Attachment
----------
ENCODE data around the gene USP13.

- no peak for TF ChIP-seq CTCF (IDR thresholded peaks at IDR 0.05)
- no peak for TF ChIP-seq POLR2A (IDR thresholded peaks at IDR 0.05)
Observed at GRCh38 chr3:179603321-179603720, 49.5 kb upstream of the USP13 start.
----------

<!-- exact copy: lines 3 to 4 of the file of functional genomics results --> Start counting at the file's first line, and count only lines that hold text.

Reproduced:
- no peak for TF ChIP-seq POLR2A (IDR thresholded peaks at IDR 0.05)
Observed at GRCh38 chr3:179603321-179603720, 49.5 kb upstream of the USP13 start.